“A radioactive pollution which returns like a boomerang”. On February 6, the skies over much of France were tinged with yellow and orange due to a depression and winds from the Sahara Desert. The Association for the Control of Radioactivity in the West unveiled a study on this sand dust on Wednesday and concluded to the presence of traces of Cesium-137, in proportions that are however harmless to health.
“It is an artificial radioelement which is not naturally present in the sand and which is a product resulting from the nuclear fission brought into play during a nuclear explosion”, specifies the Acro, linking these traces to French nuclear tests carried out from 1960 to 1966 in Algeria.
These analyzes were carried out near Rouen (Seine-Maritime) from sand dust collected on a car in Haut-Doubs. Pierre Barbey, radiation protection specialist at the University of Caen, and volunteer scientific advisor to the ACRO laboratory, was on the initiative. It quickly sweeps away the risks that these deposits could represent on French soil. Every 30 years, Cesium-137 indeed loses half of its radioactive content. “After seven 30-year cycles, we consider that only 1% of radioactive substances remain,” he told France 3 Bourgogne Franche-Comté.
“The risks are for the sedentary or nomadic people of the Sahara region. They have this environment, which has been constantly polluted for a long time. We are just passing through, “adds Pierre Barbey to France Bleu. In 2016, on the occasion of the 30th anniversary of the Chernobyl cataclysm, abnormally high levels of this substance were detected in soils, trees, animals and in certain plants on the eastern facade of France. At that time, nuclear tests were already linked to the residues found on the west coast of the country.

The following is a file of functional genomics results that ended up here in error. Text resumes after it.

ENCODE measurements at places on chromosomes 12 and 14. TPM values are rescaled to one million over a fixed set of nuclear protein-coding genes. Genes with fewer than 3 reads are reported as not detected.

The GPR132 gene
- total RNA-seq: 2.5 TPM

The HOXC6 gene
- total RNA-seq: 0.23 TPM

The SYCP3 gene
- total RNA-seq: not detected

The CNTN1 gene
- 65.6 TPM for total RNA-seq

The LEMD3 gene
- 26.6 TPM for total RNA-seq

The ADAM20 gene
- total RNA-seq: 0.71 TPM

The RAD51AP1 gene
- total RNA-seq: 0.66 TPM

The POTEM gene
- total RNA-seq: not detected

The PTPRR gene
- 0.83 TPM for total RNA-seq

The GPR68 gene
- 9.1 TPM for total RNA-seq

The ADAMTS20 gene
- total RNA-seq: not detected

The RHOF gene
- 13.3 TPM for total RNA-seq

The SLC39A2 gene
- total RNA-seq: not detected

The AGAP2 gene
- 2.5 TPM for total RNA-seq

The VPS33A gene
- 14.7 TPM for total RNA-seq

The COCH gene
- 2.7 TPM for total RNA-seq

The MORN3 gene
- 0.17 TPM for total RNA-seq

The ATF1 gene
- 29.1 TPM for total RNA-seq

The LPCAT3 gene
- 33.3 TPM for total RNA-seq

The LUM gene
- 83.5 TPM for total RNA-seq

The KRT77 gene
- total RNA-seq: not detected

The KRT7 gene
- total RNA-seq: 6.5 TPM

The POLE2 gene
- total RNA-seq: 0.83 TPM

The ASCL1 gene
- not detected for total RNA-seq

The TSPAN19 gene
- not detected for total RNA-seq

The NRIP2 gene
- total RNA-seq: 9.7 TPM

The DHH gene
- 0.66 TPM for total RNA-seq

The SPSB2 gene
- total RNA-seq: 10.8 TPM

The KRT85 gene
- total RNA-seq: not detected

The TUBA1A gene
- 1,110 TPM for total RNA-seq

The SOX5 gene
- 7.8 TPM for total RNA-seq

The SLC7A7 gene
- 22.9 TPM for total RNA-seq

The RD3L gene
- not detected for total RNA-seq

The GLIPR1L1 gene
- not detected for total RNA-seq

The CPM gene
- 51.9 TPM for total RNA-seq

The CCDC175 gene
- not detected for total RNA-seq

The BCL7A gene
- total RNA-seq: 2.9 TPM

In 2014, Le Parisien also revealed the immense extent of the radioactive fallout from the 17 aerial or underground nuclear tests carried out in the Sahara in the early 1960s. The French army’s measurements show that, far from being confined to the desert, the fallout have covered all of North Africa and even sub-Saharan Africa. We can see that, thirteen days after the firing of the first aerial bomb, the famous blue Gerboise, radioactive fallout reached the Spanish coast and covered half of Sicily.
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“The map of the zoning of the Gerboise Bleue fallout shows that certain radioelements ejected by air explosions, such as iodine 131 or cesium 137, could have been inhaled by the populations despite their dilution in the atmosphere, then explained the specialist Bruno. Barillot. No one is unaware today that these radioactive elements are the cause of cancer and cardiovascular disease. “